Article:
ANIME & MANGA - Article
11:00 - 3rd July 2016, by David West

Angels And Demons

Hideaki Anno’s Evangelion reboot is just as heavy on religious iconography and symbolism as it is on angst and mecha action. But Anno does not limit himself to one particular creed, drawing upon a wide range of sources for inspiration. In Evangelion 3.33, Shinji and Kowaru undertake a mission to retrieve the Spears Of Cassius And Longinus from the corpse of Lilith, a perfect example of how Evangelion’s mastermind cherry picks ideas from disparate traditions.

Mother Of Demons

Lilith is a figure from ancient mythology sometimes portrayed as the first wife of Adam. Lilith’s origins lie in Sumeria. Her name appears in the story of Gilgamesh in which she is a demon. Sumerian myths feature female demons called Lillu, and likewise there are Mesopotamian tales about female demons called Lilin (another name which appears in Evangelion), which may be Lilith’s offspring. In the context of Judaism, Lilith crops up in Isaiah 34 once again as a female demon.

Lilith’s role as Adam’s first wife comes from a non-canonical version of the creation story, The Alphabet of Ben Sira. The author is unknown and the text dates from the Middle Ages. In this story, after creating Adam, God decides that he needs a mate and thus crafts a woman – Lilith – in the same manner that he made Adam, from the dust. However, Lilith refuses to be subservient to Adam (she won’t lie under him during sex) and, in an act of defiance, utters the sacred true name of God, grows wings and departs Eden. Thus God creates Eve using one of Adam’s ribs to insure that this second wife will get along with the first man.

Lilith departing Eden chimes with the Gilgamesh story, in which the demon is driven out into a barren desert. Lilith crops up again in the Dead Sea Scrolls, which are referenced frequently throughout Evangelion by Shinji’s father Gendo as providing the template for his scheme to bring about the end of the world. Lilith’s presence in Evangelion may be a reflection of this idea of apocalypse, as Lilith represents God’s first attempt to create a mate for Adam who proves unsuitable and is replaced, just as Gendo wants to wipe out all life on Earth to make way for a new, higher lifeform.

Lilith has appeared in various guises in popular culture. In C. S. Lewis’ Chronicles of Narnia, the White Witch is the daughter of Lilith, while she was referenced in Peter David’s run on DC Comics Supergirl as the Demon Mother Lilith.

The Spears Of Destiny

The reason that Shinji and Kaworu seek out the corpse of Lilith is that they are searching for the Spears Of Cassius and Longinus. This is a more recent reference than Lilith, as it relates to the New Testament and Christ’s agony on the cross.

The Gospel According to John describes a Roman solider stabbing Christ’s corpse: “But one of the soldiers pierced his side with a spear, and at once there came out blood and water.” John, 19:34. Now the Gospel of John doesn’t mention the name of this soldier, but in another non-canonical source, the Gospel Of Nicodemus, the soldier is called Longinus and he has since become a saint in the Catholic and Orthodox churches. There are relics of Saint Longinus in the Basilica in Rome where he is depicted in several stained glass windows. Thus the Spear of Longinus references the lance used to stab Christ.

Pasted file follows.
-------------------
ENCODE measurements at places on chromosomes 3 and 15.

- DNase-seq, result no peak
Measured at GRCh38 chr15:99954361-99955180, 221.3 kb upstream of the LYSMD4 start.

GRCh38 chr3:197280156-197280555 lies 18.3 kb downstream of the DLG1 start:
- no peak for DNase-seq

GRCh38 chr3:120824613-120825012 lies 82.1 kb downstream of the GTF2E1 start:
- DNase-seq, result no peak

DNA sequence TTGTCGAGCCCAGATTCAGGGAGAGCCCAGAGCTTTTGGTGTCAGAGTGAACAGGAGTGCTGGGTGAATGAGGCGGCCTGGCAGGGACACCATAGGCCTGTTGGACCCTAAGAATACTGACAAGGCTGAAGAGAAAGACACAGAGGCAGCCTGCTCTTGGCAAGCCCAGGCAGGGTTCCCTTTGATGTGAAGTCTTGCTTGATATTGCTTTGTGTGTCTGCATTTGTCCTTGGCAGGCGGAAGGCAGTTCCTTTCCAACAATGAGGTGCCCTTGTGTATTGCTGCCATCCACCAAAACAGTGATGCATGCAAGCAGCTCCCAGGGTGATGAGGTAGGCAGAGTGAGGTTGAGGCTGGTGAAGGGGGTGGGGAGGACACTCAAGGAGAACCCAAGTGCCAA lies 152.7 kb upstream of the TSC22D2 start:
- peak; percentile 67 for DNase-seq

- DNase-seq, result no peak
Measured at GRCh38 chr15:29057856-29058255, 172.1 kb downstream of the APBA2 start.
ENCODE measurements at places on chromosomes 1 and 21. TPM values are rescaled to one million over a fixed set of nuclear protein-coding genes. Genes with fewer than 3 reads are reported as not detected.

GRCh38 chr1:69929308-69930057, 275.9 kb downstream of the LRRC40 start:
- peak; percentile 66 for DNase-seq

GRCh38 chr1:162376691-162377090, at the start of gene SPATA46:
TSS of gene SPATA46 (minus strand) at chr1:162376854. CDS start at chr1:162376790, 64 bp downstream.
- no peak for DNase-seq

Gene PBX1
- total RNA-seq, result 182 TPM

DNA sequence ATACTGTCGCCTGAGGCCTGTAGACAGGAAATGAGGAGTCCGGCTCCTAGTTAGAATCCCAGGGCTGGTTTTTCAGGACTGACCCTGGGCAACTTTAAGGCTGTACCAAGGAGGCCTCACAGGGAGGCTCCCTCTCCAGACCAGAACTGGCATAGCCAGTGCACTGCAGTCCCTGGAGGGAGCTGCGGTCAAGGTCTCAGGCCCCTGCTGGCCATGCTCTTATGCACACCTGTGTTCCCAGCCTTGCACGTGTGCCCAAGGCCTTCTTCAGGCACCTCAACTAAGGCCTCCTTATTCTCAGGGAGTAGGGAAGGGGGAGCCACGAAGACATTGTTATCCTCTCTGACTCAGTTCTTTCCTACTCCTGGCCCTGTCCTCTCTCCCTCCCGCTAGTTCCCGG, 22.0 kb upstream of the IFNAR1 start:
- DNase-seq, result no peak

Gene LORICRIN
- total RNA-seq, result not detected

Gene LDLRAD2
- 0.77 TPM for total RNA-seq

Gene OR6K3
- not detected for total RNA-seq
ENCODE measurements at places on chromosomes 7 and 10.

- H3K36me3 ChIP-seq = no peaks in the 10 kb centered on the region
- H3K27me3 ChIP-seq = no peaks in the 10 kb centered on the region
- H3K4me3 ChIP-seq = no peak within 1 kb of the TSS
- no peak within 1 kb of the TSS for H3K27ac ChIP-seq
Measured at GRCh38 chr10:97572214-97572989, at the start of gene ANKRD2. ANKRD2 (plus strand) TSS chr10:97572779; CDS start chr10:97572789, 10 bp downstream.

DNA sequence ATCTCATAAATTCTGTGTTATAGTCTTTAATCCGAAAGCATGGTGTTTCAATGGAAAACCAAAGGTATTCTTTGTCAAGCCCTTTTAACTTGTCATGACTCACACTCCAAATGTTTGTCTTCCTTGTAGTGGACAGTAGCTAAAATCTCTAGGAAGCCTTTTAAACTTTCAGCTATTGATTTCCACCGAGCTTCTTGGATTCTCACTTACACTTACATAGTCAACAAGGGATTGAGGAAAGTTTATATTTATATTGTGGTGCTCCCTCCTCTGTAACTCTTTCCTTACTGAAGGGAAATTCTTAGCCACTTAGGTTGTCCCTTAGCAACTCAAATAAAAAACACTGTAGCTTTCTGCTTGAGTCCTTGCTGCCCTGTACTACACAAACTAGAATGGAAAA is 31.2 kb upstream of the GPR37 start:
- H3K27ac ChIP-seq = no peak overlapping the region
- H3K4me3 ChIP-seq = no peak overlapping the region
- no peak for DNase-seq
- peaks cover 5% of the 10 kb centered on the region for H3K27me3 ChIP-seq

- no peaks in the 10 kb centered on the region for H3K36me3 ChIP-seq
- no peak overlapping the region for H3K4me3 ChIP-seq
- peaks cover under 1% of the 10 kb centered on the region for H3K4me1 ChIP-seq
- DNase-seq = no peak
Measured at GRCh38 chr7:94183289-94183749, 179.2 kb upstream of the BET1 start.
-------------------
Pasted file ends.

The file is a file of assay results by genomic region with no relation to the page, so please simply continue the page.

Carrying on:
What about the Spear of Cassius? Well, that might be a second reference to that saintly Roman soldier, who is sometimes referred to as Gaius Cassius Longinus. That’s somewhat confusing, because Gaius Cassius Longinus was one of the Roman senators who conspired in the murder of Julius Caesar, who was assassinated in 44 BCE.

In Evangelion 3.33, Lilith is seen lying in a huddle on the ground with the two spears protruding from her back. Hideaki Anno could be referencing Caesar’s death – betrayed and stabbed in the back, both literally and figuratively – with the spears in Lilith’s body, and tying that to Christ’s suffering for mankind’s sins. Or two spears might simply be more powerful visually than one, so he split the Biblical lance into two. Only Anno knows for sure.

The End Of The World As We Know It

Gendo Iraki wants to wipe the slate clean and start again with his Human Instrumentality Project. One of the defining features of Evangelion is the prevalence of cataclysmic events, marked by the appearance of the angels and referred to as First Impact, Second Impact and so on.

Apocalyptic scenarios exist in numerous forms in different faiths, although they frequently refer to a renewal in the wake of destruction. That’s present in the Norse Ragnarok, and in Islam in the aftermath of the final battle between the Mahdi (the redeemer) and Isa (Christ) versus the Anti-Christ. Hinduism talks of a grand flood called the Pralay or Prayala. And a great flood is described in the Old Testament story of Noah and the Quran as wiping away the sins of the past and starting the world anew.

But it is in the Book of Revelation in the New Testament that most closely resembles Evangelion’s apocalypse, with seven angels descending from Heaven with seven trumpets. As each angel sounds their trumpet, they unleash forces of destruction from ‘hail and fire, mixed with blood’ to ‘a great mountain, burning with fire’ that turns the sea to blood, and a star falling from heaven to split the ground. In Evangelion the angels descend from the skies to wreak their havoc, and in Eva 3.33, the sea turns blood red. Images of crosses abound, reinforcing the themes of death and rebirth central to the plot, from the clones of Rei Ayanami to Gendo’s Human Instrumentality Project.

But what is Shinji’s role? Is he the Messiah, mankind’s saviour? Or the sacrificial Isaac to Gendo’s Abraham? Feel the faith in Evangelion 3.33 You Can (Not) Redo out now on Blu-ray and DVD from Manga Entertainment.

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